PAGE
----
The power of positive thinking
Tyrone football in 2008, Tipperary hurling in 2010 and Dublin football this year all had two things in common. They won senior All-Irelands and had Caroline Currid on their back-room team. Cliona Foley meets the ‘performance coach’ bringing innovative thinking to the GAA
DESPITE taking place late on a Friday night, when most of its target audience were just home from a week's hard work, a recent Kildare coaching seminar in Clane GAA club was surprisingly well-attended.
Voluntary coaches from around the 'Shortgrass County' came hoping to pick up some insights from experts like Wexford football manager Jason Ryan and hurling guru Paidi Butler.
And they were particularly interested in hearing the thoughts of one of only three women in the room.
They didn't know a whole lot about Caroline Currid except that "she's the wan who helped the Dubs this year, and didn't she work with the Tipp hurlers last year too?"
Given that their own footballers have a habit of tripping up at the penultimate hurdle, they were particularly fascinated to hear what Currid had done with the next-door-neighbours to help them finally get over the final flight, especially in such dramatic circumstances.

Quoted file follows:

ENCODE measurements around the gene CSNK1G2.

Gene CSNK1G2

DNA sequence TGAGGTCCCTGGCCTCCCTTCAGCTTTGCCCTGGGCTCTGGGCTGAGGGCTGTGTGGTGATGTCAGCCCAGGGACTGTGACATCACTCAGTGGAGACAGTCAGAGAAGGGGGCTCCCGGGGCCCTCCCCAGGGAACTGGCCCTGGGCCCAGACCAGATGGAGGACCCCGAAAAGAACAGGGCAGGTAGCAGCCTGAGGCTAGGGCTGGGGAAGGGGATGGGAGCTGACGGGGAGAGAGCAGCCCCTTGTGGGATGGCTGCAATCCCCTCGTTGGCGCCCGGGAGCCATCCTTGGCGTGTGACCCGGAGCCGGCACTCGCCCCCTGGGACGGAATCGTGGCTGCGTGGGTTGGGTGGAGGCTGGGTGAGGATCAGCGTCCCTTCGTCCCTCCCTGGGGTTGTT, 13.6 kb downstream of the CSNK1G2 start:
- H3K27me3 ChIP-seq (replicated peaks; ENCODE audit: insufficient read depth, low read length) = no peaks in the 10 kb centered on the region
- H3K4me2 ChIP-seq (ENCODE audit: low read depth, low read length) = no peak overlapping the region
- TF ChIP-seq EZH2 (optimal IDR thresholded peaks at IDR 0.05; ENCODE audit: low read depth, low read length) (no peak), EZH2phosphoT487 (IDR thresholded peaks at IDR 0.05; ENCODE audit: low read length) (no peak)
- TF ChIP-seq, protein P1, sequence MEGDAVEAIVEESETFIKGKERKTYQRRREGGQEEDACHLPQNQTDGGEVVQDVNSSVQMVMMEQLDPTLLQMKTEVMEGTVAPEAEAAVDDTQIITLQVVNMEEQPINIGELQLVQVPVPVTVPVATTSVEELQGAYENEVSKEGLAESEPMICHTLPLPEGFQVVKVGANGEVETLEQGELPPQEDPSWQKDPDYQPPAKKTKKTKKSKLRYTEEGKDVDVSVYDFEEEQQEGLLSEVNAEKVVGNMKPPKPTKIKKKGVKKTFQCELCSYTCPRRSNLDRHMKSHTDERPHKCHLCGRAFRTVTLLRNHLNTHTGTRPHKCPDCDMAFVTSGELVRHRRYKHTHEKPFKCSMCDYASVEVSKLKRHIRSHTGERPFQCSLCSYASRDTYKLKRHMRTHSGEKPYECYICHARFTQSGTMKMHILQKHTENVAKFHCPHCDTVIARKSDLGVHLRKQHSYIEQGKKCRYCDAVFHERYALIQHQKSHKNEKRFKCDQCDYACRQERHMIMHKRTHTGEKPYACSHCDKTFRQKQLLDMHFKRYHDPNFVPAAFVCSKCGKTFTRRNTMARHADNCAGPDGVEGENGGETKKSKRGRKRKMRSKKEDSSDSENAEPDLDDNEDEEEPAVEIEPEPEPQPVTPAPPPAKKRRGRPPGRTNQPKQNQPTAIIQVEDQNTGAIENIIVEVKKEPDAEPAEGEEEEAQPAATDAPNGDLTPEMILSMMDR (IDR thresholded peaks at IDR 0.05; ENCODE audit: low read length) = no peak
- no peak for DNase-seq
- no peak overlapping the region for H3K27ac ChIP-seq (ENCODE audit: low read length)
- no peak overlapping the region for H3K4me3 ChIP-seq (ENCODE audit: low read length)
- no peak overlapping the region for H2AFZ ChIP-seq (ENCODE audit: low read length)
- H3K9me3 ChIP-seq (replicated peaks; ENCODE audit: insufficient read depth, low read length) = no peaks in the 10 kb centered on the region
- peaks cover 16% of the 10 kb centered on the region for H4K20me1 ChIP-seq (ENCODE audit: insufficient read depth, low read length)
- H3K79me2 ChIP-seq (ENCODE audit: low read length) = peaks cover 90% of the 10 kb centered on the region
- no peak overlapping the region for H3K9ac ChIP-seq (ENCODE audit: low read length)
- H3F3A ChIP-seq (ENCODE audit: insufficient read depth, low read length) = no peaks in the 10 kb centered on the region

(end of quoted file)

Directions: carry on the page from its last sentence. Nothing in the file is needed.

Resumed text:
Some, naturally, came with a cocked eyebrow.
Currid, a petite 30-year-old from Grange who won a junior football All-Ireland with Sligo in 2006 after losing the two previous finals, immediately addressed the elephant in the room.
A former banker who quit after four years to do a psychology degree through the Open University and who has since obtained a Masters in sports psychology from UUJ, she never uses the 'p' word, which she reckons scares people off.
"I work solely on mindset," she began. "Some people think that's some kind of sugary, fluffy stuff, but it really isn't.